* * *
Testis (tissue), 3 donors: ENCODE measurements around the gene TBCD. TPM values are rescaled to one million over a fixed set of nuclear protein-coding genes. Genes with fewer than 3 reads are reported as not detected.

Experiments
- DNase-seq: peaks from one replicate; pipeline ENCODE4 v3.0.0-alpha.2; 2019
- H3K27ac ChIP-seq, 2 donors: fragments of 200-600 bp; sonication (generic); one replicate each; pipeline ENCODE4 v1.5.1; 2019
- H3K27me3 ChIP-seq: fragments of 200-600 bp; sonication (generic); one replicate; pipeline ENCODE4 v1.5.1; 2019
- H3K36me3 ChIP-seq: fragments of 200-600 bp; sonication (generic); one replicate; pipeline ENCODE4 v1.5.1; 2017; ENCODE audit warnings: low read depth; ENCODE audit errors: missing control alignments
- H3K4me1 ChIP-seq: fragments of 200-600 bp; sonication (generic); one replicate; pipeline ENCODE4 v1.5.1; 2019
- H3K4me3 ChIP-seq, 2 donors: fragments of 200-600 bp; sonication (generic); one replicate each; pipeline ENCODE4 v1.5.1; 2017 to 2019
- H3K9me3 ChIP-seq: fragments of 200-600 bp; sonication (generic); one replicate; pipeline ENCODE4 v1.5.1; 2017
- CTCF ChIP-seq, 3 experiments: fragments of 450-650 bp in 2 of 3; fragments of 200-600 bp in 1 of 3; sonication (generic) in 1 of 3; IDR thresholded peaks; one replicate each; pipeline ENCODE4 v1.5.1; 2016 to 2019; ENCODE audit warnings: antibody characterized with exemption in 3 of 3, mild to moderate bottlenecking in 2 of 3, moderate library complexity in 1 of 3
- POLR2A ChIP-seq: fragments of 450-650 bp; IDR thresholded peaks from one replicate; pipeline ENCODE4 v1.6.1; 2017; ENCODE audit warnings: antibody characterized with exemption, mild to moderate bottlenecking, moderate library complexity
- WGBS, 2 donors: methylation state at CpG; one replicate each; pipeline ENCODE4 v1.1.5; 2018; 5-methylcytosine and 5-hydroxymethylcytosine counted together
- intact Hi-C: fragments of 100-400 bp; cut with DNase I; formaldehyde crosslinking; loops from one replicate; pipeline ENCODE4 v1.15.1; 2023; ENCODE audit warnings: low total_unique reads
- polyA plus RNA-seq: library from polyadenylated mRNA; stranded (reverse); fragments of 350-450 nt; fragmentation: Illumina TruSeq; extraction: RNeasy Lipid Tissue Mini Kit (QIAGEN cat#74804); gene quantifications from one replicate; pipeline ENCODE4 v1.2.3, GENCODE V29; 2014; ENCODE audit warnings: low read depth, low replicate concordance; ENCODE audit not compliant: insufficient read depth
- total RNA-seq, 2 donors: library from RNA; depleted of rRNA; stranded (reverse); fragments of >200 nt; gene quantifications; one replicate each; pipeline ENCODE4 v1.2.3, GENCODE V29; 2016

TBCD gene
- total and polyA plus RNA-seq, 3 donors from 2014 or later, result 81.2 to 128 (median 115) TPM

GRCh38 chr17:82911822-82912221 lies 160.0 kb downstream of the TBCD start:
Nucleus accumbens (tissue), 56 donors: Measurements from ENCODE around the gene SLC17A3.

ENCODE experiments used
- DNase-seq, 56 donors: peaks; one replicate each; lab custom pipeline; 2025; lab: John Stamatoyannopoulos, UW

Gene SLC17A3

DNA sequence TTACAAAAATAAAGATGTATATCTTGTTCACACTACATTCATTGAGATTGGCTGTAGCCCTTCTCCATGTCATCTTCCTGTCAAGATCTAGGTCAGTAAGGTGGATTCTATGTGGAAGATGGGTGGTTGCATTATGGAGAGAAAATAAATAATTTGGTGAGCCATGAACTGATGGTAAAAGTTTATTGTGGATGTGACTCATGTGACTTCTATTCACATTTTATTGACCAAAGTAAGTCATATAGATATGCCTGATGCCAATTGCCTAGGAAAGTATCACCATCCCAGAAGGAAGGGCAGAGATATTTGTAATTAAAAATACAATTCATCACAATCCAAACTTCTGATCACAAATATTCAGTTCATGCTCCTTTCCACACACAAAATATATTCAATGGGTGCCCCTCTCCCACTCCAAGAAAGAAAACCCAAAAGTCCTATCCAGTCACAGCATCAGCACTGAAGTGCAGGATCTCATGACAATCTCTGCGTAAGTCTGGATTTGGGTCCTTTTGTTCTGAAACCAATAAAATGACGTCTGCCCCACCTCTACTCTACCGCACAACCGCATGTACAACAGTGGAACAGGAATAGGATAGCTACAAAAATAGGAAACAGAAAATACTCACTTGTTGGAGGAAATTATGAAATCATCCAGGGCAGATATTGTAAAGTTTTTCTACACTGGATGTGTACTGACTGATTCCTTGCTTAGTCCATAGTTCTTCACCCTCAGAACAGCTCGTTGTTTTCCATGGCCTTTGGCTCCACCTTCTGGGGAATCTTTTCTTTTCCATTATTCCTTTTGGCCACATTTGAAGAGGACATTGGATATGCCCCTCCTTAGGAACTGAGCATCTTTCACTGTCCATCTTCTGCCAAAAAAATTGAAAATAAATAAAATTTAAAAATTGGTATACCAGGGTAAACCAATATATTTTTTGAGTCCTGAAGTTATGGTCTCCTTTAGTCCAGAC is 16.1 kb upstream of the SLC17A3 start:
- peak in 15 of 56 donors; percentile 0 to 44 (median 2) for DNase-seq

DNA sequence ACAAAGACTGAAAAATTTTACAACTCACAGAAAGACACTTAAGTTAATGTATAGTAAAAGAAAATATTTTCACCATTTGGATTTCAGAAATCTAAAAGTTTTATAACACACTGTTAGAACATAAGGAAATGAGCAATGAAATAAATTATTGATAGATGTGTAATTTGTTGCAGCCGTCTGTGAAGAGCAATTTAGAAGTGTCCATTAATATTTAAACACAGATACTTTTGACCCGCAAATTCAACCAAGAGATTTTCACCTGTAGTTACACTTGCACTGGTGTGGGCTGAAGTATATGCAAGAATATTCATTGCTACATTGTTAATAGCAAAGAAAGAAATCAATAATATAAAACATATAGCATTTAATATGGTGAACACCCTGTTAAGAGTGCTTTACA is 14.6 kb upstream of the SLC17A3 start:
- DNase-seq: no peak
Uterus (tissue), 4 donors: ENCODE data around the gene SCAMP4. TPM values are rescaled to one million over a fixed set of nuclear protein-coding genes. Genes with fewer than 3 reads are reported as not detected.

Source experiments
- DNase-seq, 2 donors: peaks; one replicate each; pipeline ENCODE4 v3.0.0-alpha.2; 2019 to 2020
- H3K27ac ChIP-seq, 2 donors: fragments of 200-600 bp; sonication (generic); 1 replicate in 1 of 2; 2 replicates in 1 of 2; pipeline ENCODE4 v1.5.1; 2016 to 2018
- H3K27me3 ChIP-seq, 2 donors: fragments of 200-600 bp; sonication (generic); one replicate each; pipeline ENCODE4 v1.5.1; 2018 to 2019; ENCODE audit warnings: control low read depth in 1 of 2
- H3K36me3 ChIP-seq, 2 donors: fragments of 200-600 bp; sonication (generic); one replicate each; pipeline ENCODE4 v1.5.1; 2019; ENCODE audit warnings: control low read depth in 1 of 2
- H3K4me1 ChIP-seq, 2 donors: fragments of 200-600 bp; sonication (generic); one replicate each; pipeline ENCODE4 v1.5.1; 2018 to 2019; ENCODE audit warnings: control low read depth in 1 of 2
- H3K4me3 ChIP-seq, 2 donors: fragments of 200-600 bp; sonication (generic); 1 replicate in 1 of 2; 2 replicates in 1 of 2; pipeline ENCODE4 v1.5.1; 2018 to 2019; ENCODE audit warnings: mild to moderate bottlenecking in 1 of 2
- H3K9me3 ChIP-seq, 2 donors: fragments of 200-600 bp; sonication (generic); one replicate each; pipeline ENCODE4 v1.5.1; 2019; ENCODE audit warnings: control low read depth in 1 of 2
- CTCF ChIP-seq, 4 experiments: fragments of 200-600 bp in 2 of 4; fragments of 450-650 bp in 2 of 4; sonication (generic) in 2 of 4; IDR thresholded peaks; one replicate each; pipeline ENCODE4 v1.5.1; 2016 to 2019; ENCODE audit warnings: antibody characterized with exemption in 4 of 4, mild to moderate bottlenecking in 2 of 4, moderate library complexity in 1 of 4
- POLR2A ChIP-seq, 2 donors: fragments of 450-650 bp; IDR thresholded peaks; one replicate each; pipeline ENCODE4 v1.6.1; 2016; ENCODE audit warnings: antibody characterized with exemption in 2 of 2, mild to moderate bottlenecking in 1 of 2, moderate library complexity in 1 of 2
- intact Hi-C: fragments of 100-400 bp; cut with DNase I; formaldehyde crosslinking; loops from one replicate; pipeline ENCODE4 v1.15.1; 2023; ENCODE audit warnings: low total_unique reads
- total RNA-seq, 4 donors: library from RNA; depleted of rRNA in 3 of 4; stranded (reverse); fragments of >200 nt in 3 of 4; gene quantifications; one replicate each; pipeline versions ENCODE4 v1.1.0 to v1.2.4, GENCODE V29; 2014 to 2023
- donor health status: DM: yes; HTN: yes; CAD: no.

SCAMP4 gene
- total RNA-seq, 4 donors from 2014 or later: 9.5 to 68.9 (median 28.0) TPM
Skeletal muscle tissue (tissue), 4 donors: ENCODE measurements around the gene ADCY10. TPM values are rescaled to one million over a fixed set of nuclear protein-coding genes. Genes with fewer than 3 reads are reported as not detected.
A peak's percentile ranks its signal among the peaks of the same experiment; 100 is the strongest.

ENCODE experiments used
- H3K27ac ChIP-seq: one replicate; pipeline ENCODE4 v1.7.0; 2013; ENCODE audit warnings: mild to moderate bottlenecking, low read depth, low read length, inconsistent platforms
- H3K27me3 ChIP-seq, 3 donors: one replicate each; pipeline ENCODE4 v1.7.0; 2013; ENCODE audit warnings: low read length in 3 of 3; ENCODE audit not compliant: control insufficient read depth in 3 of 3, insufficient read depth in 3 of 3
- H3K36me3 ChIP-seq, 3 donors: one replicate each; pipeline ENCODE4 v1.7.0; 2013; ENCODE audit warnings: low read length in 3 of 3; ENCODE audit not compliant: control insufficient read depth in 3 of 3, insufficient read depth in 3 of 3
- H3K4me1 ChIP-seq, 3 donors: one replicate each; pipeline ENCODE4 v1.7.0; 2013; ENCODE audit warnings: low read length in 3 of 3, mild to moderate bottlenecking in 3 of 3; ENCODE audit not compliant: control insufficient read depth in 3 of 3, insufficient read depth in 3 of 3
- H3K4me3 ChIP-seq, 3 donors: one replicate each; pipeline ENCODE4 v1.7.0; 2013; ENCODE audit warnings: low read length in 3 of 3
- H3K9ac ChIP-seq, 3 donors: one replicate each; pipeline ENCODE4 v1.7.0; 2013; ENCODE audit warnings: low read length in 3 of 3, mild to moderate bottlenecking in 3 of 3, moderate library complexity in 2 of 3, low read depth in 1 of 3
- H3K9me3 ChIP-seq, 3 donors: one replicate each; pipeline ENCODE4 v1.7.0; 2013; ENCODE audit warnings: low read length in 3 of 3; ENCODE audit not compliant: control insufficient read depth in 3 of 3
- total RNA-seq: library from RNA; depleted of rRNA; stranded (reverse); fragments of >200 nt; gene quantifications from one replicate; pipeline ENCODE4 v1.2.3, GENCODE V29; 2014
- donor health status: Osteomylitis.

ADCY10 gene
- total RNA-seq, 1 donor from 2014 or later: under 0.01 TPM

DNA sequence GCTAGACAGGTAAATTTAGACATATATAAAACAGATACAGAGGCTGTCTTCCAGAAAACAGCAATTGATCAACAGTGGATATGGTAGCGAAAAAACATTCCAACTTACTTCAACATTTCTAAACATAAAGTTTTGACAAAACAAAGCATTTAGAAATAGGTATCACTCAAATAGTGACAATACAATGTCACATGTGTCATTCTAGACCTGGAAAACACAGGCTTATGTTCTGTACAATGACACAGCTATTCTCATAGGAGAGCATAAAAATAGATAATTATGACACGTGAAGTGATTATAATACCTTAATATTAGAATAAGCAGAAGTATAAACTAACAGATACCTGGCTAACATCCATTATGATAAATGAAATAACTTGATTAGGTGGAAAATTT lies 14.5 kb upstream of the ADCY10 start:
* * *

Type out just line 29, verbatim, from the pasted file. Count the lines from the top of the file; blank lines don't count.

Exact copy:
- DNase-seq, 2 donors: peaks; one replicate each; pipeline ENCODE4 v3.0.0-alpha.2; 2019 to 2020